# Two Steps away from the Hamilton Cycle

Assume an at least $2$-vertex connected, cubic, bipartite, planar graph $G$ that contains a Hamilton cycle (HC) $abcdefg\dots yx\dots za$ (in fact $G$ would then have at least four HCs, see here; it is $yx$ due to the picture I've drawn below and an assumption disproven here). My question is:

How can one deviate from a given Hamilton cycle in such a way, that one introduces exactly two errors, resp. does introducing two errors rely on certain subgraphs?

By errors I mean, that two vertices are met twice, while two others are not met at all.

EDIT: To be a little more specific: The Hamilton cycle and the deviation from it with two errors both start and end at the same vertex and are of the same length. We don't add or remove edges.

With the notation above the HC would be e.g. $adef\color{red}{ef}\dots yx \dots za$, so the $\color{grey}{cd}$-edge is missing. I found three possibilities that are PAINTed below. Let the edges of the HC be coloured in $\color{green}{green}$ and edges that introduce errors in $\color{red}{red}$. $\color{black}{Black}$ edges don't contribute to the case under investigation.

Figure 1: We can introduce two errors if we go directly from $a$ to $d$, thereby miss $bc$, and then:

1. use backtracking along the HC $ad\dots ef\color{red}{ef}\dots yx$ $\scriptstyle \text{(this can happen at any edge along the HC)}$
2. use backtracking aside the HC $ad\dots e\color{red}{xe}f\dots yx$ $\scriptstyle \text{(this also can happen everywhere on the HC)}$ or
3. make a detour at a second square $ad\dots e\color{red}{xy}f\dots yx$ $\scriptstyle \text{(only here we need a 2nd square)}$.

EDIT For Figure 1)ii. I found another version without backtracking:

Let the part of the HC be $\dots abcd\dots ef \dots yx\dots$, so that there is another cycle part $C_{fy}$ joining $f$ and $y$. Then two errors can be introduced as follows:

• make the usual shortcut at a square, missing the $bc$-edge
• go from $e$ to $x$
• walk along $C_{fy}$ in the opposite direction
• again go from $e$ to $x$, which is traversed twice

You may think of backtracking as a $2$-cycle. This variant may also happen everywhere.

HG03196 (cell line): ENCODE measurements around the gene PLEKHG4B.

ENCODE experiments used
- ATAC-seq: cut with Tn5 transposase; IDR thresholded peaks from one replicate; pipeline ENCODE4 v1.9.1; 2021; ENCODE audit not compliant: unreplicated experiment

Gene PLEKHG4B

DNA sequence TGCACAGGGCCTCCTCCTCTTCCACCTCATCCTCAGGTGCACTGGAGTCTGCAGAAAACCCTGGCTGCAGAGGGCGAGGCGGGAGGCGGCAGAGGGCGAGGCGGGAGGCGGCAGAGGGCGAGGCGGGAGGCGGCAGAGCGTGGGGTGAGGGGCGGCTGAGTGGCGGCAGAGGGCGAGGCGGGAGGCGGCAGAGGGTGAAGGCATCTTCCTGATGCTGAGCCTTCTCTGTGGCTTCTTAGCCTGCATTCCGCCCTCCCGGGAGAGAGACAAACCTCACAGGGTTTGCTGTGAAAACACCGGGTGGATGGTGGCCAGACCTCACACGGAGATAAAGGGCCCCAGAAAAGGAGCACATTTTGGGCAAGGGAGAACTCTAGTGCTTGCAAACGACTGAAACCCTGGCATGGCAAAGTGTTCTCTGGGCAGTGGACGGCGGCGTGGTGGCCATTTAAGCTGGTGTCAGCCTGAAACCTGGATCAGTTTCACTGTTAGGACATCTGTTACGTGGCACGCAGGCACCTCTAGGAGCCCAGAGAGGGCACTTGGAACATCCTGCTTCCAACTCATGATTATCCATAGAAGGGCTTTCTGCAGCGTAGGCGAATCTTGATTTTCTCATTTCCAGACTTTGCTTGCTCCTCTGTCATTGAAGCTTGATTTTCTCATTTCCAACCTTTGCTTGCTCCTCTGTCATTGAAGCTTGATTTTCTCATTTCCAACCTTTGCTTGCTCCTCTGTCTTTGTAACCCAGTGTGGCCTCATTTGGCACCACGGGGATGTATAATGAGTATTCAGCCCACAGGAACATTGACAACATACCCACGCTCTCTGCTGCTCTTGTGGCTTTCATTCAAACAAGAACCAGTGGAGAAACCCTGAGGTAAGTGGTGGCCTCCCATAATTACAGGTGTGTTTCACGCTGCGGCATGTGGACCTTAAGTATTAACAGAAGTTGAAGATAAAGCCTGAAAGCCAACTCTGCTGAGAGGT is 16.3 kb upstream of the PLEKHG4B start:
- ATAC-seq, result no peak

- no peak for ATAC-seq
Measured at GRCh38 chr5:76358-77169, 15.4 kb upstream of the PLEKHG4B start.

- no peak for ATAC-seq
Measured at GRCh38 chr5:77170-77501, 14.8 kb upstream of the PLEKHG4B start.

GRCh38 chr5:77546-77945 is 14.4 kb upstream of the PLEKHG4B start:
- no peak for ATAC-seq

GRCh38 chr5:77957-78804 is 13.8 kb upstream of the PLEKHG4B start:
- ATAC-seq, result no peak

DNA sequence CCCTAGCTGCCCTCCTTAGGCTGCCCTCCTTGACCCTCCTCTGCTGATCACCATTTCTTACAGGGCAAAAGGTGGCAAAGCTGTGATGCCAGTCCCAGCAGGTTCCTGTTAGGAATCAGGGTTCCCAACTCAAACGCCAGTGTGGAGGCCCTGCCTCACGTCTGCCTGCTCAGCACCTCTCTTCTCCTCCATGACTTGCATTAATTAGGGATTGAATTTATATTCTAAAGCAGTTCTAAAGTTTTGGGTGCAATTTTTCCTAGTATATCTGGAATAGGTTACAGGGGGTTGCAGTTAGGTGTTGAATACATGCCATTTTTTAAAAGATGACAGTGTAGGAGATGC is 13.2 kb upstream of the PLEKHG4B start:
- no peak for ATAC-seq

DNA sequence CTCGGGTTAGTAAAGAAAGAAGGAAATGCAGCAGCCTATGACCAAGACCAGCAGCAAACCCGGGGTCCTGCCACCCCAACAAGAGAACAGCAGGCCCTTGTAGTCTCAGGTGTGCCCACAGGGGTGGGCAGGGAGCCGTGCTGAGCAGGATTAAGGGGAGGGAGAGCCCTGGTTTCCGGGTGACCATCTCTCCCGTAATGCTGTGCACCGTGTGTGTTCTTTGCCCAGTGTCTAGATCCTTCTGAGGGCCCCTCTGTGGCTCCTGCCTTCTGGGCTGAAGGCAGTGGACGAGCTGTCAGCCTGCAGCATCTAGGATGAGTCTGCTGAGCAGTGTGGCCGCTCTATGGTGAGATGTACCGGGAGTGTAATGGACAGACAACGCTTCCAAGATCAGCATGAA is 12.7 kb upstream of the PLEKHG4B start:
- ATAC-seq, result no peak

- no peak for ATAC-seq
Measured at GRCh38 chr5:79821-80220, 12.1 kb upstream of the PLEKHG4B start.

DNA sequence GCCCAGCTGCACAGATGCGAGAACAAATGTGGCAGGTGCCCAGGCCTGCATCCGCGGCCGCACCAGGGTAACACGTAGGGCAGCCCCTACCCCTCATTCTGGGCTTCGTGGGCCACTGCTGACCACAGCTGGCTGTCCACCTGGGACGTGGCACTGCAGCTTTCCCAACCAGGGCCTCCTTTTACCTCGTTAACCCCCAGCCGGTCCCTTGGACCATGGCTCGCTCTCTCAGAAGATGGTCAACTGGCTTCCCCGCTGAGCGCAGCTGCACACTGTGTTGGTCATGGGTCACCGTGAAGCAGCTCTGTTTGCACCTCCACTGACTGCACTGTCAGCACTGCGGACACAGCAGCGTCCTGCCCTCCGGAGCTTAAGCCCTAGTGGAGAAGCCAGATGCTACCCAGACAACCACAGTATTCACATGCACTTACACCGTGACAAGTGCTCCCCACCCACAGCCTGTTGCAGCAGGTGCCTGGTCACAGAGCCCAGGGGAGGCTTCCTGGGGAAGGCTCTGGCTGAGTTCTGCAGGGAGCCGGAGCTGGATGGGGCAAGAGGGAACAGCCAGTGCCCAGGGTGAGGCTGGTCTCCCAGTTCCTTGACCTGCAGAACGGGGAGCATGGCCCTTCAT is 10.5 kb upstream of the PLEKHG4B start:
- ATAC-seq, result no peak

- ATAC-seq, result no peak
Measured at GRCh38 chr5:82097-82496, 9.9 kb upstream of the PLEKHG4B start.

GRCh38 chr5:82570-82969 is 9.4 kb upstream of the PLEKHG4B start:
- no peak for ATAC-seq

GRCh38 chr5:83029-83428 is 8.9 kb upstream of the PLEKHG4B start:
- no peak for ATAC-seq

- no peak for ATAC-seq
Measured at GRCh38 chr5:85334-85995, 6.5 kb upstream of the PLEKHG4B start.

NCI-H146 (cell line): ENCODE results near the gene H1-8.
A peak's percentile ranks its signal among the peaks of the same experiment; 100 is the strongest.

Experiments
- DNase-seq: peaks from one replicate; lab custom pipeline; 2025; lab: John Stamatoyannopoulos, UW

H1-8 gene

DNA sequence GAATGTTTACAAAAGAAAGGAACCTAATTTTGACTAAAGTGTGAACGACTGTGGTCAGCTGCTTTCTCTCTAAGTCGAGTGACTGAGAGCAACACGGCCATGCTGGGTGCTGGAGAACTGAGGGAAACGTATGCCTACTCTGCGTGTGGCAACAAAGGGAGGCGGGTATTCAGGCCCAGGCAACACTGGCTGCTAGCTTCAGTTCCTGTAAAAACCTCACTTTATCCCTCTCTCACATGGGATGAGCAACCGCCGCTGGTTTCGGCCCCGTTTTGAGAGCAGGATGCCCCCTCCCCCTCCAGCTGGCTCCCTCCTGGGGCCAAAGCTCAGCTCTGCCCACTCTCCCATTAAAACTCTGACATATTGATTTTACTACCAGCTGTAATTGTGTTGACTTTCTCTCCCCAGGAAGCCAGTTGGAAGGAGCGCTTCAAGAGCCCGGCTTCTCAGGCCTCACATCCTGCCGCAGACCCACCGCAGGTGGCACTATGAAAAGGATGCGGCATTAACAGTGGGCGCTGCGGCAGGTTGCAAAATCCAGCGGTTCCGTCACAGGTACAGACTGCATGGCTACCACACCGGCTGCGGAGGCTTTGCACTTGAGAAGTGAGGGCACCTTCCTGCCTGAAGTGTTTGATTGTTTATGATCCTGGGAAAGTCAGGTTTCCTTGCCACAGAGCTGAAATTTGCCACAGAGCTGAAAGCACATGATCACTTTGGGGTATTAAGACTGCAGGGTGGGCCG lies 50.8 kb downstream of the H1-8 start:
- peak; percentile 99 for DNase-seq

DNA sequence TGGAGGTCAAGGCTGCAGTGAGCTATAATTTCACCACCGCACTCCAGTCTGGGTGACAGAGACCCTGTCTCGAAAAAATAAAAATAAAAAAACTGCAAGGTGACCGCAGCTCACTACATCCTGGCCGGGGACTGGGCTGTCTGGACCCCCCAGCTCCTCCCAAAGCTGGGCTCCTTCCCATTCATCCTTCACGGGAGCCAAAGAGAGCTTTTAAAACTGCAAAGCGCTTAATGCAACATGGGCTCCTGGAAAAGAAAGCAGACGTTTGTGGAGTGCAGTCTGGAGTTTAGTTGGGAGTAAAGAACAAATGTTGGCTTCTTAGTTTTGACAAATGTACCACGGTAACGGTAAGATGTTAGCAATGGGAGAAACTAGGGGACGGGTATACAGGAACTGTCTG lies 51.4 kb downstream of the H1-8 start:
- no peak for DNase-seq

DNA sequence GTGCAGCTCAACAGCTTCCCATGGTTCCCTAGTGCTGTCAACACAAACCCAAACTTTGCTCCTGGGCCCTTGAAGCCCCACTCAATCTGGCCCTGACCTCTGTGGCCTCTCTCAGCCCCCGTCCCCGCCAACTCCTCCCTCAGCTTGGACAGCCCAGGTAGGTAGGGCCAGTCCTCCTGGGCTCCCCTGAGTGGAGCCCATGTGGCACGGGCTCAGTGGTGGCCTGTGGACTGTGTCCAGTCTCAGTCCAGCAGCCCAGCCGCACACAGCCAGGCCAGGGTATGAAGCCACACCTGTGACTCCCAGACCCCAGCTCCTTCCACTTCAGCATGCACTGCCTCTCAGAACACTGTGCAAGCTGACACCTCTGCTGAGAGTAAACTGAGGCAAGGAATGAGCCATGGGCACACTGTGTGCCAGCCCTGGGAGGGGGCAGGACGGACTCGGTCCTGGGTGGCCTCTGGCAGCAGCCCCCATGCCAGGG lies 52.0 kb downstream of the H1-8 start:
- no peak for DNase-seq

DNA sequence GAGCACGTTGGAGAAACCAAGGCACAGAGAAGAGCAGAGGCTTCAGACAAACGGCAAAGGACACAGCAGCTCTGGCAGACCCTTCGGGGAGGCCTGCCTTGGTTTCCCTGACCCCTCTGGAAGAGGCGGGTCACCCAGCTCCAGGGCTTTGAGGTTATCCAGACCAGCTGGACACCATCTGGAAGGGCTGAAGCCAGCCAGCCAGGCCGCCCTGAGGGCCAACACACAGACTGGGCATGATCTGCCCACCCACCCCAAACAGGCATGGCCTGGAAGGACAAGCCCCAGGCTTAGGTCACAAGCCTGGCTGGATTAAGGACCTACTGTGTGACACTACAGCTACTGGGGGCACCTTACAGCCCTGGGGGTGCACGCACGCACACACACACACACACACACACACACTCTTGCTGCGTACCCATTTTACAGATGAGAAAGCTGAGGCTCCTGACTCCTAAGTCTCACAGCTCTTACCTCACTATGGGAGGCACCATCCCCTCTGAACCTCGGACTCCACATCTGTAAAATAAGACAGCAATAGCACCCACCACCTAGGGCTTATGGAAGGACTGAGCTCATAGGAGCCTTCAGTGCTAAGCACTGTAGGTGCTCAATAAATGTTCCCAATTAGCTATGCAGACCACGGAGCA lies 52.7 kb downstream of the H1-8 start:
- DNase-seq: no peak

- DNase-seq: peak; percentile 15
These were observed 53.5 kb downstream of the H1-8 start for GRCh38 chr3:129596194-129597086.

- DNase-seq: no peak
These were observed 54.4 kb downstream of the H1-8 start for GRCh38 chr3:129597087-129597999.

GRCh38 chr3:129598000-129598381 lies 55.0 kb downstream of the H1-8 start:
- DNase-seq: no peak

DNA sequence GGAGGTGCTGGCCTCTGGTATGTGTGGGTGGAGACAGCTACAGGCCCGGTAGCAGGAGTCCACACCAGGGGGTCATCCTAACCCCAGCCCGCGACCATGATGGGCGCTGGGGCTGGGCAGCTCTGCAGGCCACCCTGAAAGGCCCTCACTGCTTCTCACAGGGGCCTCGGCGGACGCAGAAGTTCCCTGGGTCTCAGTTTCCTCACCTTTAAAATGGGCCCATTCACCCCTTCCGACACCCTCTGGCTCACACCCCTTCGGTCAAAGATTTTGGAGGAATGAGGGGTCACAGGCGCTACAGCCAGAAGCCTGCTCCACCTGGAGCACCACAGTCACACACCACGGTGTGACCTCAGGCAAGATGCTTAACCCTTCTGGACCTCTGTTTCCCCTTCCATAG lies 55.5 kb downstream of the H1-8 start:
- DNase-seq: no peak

Figure 2: "$\color{blue}4$-$\color{goldenrod}2$-hexagon": Again the original HC $\underbrace{abcd}_{\color{blue}4} \dots \underbrace{yx}_{\color{goldenrod}2}$ is depicted in green. Two errors can be introduced by $a\color{red}{xy}d\dots yx$.

My question rephrased:

$\hskip1.3in$ Are these subgraphs the only ones to introduce two errors?

Some remarks:

• In Figure 1 the vertices $d$ and $e$ don't need to be adjacent as indicated by the dashed line.
• In both figures, I think (not sure) that I could have also chosen $yx$ at the end.
• I tried to use the "$2$-$2$-$2$-hexagon" (where Hamilton runs through like $ab...cd...yx$, so without the $bc$-, $dy$- and $xa$-edges) without success
• and sorry for the PAINT work (feel free to improve it!)...

.. and I'm pretty sure that the answer is no, see below...

EDIT: Some more remarks concerning a general solution

I also thought about a more general approach by using $n$th powers of adjacency (sub)matrices, which corresponds to doing $n$ steps on the subgraphs. It's even possible to exclude backtracking as you can read here.

But since the the set of adjacency (sub)matrices, i.e. the (sub)graphs sould be the result of such an approach, I admit that for now, I don't know how to work this out. How does the HC come into play then?

Thanks for your help and special thanks to Brian Rushton,...

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What's the motivation for this? It seems like something that underlies an interesting problem in another area. How did you come to it? – Brian Rushton Dec 30 '12 at 4:30
Would $abeafbg\ldots za$ count as a two-error path? – Hagen von Eitzen Jan 1 '13 at 22:52
@Hagen Yes you miss cd and get ab twice. Do you have another subgraph? Sorry the late answer... – draks ... Jan 3 '13 at 13:05

Ok, I think one can split the problem into two parts on two subgraphs:

1. Miss two vertices and
2. meet two vertices twice.

This was already indicated in Fig.1, where the upper square subgraph was always the same and only the lower one varied. When you miss two vertices, the number of edges used in that subgraph drops by two as well ( two additional edges are used in the "meet twice" case).

I think I found another way to miss two vertices:

Combine this with, let's say backtracking or any other option to meet vertices twice from the question's figure 1 (edit: or the example below). I think is really different from the way above shown, since the vertices that are missing are not connected by an edge as above.

Let the 10-vertex-Hamiltonian path be $abcdefghij$, then the two error variant is 8 vertices long and may be written as $afghicdj$. It should be possible to extend the inner hexagon to larger structures by introducing additional edges into the outer squares.

EDIT

Here's another example of how to meet two vertices twice:

Let the part of the HC be $abcd$, then the path on the rhs is $abadcd$, where $a$ and $d$ are met twice. The difference to example 1.iii.(lower part) is the HC we start out with.

So the above shown are not the only onces...